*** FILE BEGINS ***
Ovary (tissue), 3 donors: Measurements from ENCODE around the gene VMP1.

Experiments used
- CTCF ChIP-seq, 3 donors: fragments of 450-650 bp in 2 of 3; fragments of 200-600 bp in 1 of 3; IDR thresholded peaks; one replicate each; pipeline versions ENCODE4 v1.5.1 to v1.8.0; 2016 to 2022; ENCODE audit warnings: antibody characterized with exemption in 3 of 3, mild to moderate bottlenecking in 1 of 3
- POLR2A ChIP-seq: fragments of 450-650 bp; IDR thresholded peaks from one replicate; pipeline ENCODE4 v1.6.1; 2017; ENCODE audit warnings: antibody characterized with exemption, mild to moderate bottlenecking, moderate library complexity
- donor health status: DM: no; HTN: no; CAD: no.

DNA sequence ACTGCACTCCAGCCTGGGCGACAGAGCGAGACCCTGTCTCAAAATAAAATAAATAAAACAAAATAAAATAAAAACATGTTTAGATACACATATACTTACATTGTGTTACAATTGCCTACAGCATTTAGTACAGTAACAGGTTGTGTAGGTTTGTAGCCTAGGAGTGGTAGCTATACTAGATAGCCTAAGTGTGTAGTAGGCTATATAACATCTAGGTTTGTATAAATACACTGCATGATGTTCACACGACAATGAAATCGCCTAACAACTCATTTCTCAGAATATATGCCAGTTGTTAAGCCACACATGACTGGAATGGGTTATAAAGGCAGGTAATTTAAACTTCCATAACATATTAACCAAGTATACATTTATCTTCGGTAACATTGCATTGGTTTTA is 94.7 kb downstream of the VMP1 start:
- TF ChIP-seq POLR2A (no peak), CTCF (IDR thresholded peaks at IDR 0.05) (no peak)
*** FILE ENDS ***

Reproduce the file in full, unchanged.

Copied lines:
Ovary (tissue), 3 donors: Measurements from ENCODE around the gene VMP1.

Experiments used
- CTCF ChIP-seq, 3 donors: fragments of 450-650 bp in 2 of 3; fragments of 200-600 bp in 1 of 3; IDR thresholded peaks; one replicate each; pipeline versions ENCODE4 v1.5.1 to v1.8.0; 2016 to 2022; ENCODE audit warnings: antibody characterized with exemption in 3 of 3, mild to moderate bottlenecking in 1 of 3
- POLR2A ChIP-seq: fragments of 450-650 bp; IDR thresholded peaks from one replicate; pipeline ENCODE4 v1.6.1; 2017; ENCODE audit warnings: antibody characterized with exemption, mild to moderate bottlenecking, moderate library complexity
- donor health status: DM: no; HTN: no; CAD: no.

DNA sequence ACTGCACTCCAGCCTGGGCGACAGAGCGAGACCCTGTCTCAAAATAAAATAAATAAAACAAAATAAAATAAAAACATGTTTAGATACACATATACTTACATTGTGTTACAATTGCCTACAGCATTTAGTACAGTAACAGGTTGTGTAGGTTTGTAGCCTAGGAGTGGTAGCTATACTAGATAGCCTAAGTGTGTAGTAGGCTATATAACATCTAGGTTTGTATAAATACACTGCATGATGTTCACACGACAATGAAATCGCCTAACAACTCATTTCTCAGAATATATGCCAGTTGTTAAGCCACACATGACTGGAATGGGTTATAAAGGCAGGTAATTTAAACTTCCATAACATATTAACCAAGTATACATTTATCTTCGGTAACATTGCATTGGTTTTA is 94.7 kb downstream of the VMP1 start:
- TF ChIP-seq POLR2A (no peak), CTCF (IDR thresholded peaks at IDR 0.05) (no peak)